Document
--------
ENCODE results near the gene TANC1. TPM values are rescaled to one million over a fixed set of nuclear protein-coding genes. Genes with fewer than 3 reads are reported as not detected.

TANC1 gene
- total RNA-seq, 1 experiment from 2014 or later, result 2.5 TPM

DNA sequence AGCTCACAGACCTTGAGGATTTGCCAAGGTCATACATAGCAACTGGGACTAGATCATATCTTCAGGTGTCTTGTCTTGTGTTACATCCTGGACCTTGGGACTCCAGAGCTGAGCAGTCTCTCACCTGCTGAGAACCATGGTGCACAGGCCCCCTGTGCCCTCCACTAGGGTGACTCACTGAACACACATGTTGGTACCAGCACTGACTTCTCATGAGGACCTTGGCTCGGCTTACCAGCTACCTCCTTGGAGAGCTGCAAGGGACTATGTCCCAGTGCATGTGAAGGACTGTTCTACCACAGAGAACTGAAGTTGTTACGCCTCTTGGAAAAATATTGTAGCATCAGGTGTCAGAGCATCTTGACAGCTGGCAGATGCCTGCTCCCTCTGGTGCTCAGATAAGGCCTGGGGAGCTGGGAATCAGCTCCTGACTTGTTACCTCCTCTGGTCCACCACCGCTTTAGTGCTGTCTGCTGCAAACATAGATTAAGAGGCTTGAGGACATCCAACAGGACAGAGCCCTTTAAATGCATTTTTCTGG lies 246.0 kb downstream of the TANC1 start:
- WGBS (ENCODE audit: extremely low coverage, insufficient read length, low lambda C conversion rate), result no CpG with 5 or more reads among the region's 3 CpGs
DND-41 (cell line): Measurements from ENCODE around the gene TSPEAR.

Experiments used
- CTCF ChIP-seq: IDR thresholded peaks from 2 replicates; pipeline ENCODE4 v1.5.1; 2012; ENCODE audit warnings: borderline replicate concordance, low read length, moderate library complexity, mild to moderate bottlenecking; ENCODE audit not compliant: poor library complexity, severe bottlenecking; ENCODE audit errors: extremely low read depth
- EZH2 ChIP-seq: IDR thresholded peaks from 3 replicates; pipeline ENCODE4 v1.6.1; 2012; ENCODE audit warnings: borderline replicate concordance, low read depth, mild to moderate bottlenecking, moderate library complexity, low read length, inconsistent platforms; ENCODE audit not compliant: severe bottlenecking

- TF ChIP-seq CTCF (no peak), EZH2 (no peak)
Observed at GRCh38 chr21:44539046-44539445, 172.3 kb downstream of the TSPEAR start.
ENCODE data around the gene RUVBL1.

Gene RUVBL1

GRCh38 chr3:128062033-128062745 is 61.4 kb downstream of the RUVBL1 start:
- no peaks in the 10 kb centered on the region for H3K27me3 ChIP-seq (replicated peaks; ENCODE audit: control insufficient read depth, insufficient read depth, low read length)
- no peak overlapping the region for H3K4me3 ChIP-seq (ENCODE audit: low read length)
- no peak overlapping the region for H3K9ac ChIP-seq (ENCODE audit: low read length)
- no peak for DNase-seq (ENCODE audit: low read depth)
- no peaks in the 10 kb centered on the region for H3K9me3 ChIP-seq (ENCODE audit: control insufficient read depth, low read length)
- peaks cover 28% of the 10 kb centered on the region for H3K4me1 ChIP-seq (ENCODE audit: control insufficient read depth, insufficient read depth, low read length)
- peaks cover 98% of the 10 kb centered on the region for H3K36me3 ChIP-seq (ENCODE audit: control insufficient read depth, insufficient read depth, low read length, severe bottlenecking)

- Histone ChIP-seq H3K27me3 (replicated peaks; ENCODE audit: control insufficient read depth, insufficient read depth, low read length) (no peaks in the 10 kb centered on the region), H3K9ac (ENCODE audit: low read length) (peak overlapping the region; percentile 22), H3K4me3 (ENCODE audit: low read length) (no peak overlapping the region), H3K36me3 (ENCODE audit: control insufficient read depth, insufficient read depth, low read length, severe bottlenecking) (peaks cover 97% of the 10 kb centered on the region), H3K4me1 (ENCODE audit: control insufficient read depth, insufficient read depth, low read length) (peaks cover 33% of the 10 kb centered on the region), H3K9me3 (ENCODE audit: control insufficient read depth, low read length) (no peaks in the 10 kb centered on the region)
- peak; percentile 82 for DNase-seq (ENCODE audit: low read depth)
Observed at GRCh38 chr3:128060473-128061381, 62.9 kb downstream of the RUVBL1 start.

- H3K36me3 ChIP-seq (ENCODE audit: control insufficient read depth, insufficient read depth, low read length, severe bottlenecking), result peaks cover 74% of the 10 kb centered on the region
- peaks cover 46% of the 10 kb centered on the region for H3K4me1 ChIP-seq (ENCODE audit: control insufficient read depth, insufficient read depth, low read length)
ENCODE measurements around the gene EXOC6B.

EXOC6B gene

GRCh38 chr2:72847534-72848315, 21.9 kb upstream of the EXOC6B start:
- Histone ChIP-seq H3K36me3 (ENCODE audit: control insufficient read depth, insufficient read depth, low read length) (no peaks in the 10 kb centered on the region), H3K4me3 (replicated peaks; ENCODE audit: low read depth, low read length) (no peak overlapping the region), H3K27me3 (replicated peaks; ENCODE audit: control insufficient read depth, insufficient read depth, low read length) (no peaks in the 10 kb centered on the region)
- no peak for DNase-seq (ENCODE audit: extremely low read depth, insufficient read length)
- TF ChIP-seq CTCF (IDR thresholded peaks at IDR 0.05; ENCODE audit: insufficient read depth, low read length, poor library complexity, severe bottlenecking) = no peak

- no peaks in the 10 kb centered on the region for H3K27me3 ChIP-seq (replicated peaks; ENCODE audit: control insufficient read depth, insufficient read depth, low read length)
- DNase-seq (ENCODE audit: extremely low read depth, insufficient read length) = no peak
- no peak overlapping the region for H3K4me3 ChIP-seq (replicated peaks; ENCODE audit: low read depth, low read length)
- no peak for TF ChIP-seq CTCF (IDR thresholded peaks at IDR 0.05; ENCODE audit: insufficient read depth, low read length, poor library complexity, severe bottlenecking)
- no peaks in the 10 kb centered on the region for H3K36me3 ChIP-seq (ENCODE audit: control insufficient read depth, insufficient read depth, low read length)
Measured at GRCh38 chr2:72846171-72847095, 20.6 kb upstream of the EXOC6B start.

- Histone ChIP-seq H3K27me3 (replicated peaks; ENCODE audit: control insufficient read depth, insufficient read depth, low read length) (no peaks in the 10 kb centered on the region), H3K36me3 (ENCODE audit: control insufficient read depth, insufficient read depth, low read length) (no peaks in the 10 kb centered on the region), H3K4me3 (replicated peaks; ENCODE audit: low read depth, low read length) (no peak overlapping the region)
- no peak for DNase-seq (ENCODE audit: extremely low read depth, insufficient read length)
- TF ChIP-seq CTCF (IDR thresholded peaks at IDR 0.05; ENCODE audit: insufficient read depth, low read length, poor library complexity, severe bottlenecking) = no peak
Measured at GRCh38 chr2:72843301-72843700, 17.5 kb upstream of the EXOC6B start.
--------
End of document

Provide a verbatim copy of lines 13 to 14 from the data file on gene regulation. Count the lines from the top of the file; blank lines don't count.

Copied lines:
Gene RUVBL1

GRCh38 chr3:128062033-128062745 is 61.4 kb downstream of the RUVBL1 start: